• Bytes, being 11 bytes of padding and a secret key. May 19, 2015 at 0:16
  • Update: it looks like Mathematica 10.1 supports a limited set of cryptographic operations (my school license is only for 10.0 unfortunately). Still doesn't include key export though. May 19, 2015 at 3:02

1 Answer 1


Did you look at RSAKeyPairGenerator(doc)(source) from BouncyCastle? It generates an RSA keypair and encodes it. I bet you can create a keypair object, fill it with your values and call the encoding function to get a file gpg will accept.


So I've used openssl to generate an RSA keypair and export the values of its components:

openssl genrsa -out rsa1024.pem 1024
openssl rsa -noout -text -in rsa1024.pem

I've removed the colon byte separators and newlines from the big int values and padded the exponent to be an even number of nibbles in hex.

If you apply the following patch to this file:

--- bcpg-jdk15on-152/org/bouncycastle/openpgp/examples/RSAKeyPairGenerator.java 2015-03-01 12:03:48.000000000 +0200
+++ src/foo/RSAKeyPairGenerator.java    2015-05-19 23:07:00.754583435 +0300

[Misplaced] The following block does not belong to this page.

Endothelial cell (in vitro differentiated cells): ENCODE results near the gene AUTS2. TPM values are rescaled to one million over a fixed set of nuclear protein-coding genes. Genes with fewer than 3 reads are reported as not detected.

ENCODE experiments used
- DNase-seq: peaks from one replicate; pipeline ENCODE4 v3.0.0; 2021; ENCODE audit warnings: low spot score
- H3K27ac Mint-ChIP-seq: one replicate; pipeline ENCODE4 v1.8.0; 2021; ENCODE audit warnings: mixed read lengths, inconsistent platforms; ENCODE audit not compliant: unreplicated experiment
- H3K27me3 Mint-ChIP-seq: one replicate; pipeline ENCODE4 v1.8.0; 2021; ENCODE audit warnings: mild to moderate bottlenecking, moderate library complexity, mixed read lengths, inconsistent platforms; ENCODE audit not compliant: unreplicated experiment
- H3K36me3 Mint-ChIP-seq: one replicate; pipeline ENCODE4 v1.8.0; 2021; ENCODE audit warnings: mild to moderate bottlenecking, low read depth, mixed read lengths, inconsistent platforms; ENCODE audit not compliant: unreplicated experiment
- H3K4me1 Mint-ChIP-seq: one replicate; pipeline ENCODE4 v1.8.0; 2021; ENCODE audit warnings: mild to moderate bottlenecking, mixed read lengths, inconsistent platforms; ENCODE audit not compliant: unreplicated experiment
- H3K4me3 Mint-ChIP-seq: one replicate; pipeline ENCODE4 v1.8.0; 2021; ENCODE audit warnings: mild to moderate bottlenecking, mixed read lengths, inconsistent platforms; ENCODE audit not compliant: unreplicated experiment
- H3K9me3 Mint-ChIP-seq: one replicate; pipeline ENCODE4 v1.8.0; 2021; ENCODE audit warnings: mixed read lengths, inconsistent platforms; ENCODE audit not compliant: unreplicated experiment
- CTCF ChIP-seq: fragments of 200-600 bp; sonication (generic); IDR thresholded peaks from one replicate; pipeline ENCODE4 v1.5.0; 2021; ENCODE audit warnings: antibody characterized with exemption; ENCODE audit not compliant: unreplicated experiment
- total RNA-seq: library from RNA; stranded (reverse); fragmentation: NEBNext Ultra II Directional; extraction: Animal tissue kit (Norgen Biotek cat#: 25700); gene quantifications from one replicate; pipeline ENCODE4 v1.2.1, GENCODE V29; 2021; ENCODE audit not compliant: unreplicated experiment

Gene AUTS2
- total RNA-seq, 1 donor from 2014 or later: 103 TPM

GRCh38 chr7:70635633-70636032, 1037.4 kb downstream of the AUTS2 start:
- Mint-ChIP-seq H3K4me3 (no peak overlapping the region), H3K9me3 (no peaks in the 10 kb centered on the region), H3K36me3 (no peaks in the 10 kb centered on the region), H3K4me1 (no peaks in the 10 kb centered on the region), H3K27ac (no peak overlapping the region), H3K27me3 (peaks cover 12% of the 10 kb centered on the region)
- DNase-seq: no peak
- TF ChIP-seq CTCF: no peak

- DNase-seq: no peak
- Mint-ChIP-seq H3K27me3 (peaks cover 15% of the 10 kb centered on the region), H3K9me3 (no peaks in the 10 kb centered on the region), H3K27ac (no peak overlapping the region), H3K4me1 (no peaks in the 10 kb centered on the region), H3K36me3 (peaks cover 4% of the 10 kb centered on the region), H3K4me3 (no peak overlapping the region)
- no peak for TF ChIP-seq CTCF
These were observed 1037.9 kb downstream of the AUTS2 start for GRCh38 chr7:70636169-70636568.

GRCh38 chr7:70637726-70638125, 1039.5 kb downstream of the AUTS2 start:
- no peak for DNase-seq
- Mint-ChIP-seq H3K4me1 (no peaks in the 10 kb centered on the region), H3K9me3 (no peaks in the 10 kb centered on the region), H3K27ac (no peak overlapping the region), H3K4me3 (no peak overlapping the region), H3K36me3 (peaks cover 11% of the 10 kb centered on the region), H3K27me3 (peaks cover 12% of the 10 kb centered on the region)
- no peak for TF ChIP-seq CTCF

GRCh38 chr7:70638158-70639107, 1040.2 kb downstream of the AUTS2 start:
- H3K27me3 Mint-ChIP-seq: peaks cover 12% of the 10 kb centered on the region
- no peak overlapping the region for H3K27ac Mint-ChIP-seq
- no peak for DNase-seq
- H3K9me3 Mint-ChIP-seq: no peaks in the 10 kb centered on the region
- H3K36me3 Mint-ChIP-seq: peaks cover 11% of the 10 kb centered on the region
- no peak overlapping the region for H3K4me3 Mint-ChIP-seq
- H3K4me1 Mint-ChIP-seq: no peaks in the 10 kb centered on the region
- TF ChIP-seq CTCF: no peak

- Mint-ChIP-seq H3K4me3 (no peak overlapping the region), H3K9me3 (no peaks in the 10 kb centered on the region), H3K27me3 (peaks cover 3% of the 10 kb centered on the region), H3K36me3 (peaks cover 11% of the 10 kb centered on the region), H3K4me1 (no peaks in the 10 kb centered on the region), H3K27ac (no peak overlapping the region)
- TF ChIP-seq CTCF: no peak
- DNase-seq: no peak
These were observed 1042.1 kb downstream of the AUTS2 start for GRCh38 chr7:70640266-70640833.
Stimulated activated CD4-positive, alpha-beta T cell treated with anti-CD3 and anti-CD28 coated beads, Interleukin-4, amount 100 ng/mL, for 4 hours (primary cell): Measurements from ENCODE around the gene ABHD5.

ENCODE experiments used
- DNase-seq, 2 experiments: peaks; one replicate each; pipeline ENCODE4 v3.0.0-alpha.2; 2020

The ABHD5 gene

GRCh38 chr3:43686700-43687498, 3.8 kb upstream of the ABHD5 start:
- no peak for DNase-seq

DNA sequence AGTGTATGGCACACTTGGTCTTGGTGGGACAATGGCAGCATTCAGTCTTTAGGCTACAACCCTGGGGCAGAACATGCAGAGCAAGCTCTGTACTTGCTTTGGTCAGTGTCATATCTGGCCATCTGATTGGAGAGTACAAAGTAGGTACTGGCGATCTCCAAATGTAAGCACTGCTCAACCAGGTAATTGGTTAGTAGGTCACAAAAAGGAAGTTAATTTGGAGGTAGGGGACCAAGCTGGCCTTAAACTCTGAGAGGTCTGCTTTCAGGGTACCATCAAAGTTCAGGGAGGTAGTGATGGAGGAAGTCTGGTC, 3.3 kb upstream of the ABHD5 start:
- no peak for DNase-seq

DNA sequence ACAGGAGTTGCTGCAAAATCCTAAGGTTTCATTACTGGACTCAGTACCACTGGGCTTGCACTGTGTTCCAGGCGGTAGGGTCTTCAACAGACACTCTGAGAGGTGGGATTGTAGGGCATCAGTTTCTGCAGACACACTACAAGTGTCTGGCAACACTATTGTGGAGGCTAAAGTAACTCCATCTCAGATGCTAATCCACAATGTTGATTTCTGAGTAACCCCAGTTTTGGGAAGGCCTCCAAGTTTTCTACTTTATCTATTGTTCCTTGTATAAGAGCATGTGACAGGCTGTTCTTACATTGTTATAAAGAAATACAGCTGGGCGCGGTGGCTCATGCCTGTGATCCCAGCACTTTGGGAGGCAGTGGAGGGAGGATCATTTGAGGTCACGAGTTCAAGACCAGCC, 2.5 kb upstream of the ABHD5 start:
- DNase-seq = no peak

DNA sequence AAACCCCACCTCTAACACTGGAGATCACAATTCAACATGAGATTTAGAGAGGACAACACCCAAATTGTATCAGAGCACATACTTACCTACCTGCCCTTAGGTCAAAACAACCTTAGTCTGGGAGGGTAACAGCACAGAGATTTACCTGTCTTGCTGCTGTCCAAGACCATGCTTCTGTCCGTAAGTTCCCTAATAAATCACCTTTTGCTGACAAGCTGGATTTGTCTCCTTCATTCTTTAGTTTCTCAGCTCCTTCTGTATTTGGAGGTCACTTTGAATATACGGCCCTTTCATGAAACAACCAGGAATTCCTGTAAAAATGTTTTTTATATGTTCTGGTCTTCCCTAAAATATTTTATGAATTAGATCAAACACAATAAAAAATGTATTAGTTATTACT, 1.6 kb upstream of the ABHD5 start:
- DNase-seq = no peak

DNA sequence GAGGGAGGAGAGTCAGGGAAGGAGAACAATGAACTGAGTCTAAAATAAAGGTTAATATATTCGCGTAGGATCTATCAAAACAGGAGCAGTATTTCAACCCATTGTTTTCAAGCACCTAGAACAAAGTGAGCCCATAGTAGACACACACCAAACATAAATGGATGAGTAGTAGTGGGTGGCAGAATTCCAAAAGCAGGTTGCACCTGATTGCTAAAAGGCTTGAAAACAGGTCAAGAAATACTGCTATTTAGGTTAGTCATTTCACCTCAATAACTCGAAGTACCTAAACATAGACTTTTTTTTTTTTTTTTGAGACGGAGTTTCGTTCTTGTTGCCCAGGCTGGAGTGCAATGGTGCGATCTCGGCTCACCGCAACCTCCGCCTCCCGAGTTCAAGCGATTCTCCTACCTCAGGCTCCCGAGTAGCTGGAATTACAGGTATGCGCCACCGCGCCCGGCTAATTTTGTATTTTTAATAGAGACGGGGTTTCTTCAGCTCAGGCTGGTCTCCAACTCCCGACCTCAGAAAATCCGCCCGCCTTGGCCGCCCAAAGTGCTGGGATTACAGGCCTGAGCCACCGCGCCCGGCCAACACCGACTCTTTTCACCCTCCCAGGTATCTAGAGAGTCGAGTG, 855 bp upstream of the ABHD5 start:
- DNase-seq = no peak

@@ -1,11 +1,13 @@
-package org.bouncycastle.openpgp.examples;
+package foo;

 import java.io.FileOutputStream;
 import java.io.IOException;
 import java.io.OutputStream;
+import java.lang.reflect.Constructor;
+import java.math.BigInteger;
 import java.security.InvalidKeyException;
 import java.security.KeyPair;
-import java.security.KeyPairGenerator;
+//import java.security.KeyPairGenerator;
 import java.security.NoSuchProviderException;
 import java.security.Security;
 import java.security.SignatureException;
@@ -13,6 +15,10 @@

 import org.bouncycastle.bcpg.ArmoredOutputStream;
 import org.bouncycastle.bcpg.HashAlgorithmTags;
+import org.bouncycastle.crypto.params.RSAKeyParameters;
+import org.bouncycastle.crypto.params.RSAPrivateCrtKeyParameters;
+import org.bouncycastle.jcajce.provider.asymmetric.rsa.BCRSAPrivateCrtKey;
+import org.bouncycastle.jcajce.provider.asymmetric.rsa.BCRSAPublicKey;
 import org.bouncycastle.jce.provider.BouncyCastleProvider;
 import org.bouncycastle.openpgp.PGPEncryptedData;
 import org.bouncycastle.openpgp.PGPException;
@@ -76,11 +82,34 @@
         Security.addProvider(new BouncyCastleProvider());

-        KeyPairGenerator    kpg = KeyPairGenerator.getInstance("RSA", "BC");